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 Runaway Bride Jennifer Wilbanks Becomes Blog Martyr | main | Google Web Accelerator: Completing the Trifecta of Web Domination 

Content-Based Image Retrieval Finds De Plane! De Plane!

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What if you could search for images not by keywords, but by using the images themselves? Content-Based Image Retrieval (CBIR) is the process of applying a 'computer eye' to the image retrieval process, making searching for images in large databases easier. The search looks at the contents of the images themselves rather than human-controlled metadata such as captions and keywords.

In plainer terms, this means instead of entering text to find images, you click on an existing image in order to view related ones. If properly executed, the process is much more intuitive (how do you classify Rover - is he a dog or an animal?), scalable (how do you assign values to hundreds of hours of surveillance photos?), and customizable (you can create specialized CBIR for each query or domain) than the way we search for images today.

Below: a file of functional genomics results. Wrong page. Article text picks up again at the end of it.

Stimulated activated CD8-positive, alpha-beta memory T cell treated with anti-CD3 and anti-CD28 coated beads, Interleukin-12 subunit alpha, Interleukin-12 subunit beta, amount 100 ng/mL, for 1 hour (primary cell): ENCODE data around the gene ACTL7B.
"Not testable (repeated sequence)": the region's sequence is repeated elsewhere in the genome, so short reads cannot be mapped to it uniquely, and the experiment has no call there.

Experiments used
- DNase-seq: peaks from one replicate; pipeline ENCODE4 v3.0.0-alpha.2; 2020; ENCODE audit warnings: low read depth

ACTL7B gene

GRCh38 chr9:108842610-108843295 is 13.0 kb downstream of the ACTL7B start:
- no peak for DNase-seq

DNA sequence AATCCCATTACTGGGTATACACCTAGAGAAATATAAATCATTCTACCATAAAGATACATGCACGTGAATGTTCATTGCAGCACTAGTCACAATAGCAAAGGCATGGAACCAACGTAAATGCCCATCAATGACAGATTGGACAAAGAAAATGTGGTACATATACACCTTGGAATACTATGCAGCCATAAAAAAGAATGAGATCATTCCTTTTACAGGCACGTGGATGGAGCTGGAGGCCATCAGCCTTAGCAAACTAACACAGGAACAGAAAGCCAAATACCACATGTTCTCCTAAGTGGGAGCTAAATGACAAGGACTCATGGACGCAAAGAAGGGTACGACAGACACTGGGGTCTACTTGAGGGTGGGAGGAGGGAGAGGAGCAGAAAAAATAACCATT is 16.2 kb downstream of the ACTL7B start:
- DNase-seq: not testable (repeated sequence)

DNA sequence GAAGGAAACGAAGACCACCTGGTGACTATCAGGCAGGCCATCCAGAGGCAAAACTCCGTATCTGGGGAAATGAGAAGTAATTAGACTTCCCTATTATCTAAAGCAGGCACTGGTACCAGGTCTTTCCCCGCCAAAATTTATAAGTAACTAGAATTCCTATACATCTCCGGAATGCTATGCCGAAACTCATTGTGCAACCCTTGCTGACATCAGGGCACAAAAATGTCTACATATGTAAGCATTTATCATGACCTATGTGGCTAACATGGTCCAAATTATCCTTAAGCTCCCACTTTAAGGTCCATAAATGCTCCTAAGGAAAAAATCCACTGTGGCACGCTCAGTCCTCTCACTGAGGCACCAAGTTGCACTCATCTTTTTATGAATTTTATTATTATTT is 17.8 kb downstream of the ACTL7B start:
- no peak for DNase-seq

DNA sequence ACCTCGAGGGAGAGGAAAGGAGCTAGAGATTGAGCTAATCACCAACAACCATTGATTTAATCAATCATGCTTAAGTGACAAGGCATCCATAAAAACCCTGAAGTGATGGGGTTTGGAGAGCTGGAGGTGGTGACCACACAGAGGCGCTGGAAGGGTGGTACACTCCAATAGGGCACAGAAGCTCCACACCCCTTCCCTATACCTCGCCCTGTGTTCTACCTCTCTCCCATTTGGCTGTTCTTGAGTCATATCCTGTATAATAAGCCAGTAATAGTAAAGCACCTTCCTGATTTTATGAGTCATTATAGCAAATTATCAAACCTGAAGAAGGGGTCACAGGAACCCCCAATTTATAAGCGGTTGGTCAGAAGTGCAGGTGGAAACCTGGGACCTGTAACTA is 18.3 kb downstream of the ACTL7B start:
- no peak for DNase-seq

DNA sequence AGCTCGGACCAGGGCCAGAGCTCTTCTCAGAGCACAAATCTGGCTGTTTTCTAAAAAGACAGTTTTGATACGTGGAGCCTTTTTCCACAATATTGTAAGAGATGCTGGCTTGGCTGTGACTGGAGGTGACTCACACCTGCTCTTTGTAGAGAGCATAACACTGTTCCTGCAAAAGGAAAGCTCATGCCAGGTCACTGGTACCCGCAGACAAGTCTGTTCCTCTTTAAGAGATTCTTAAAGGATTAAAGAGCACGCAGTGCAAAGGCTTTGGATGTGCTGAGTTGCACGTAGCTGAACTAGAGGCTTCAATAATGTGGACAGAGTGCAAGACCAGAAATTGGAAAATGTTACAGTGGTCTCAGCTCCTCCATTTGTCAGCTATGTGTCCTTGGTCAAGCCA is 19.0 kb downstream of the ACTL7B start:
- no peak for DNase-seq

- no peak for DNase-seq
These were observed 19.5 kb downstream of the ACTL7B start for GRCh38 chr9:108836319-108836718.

Right now there's a CBIR research project going on at Penn State that's using the largest aviation photo database (think tons of pictures of planes) in the world as its guinea pig. Some queries are way off, but it's not hard to see where this may eventually be going. If Yahoo! or Google got their hands on this, they'd have an immediate leg up on other image searches.

The user discussion on Slashdot raises a few good points.

  • It's still quite crude - one user looking for an image of the Qantas logo said, "It seems like it's simply looking for similar patches of color...Interesting, but not ready for public consumption just yet."
  • Let's get sue happy - this could become a tool for companies looking to police their intellectual property, with firms like Disney using it to do a sweep for all instances of Snow White, whether it's a direct copy or not.
  • It's been done before - as one Slashdotter points out, the first version of Google Image Search had a "find similar" link next to every image. After a few months the feature was disabled due to increasingly inaccurate results.

Posted by RM at May 5, 2005 10:43 AM

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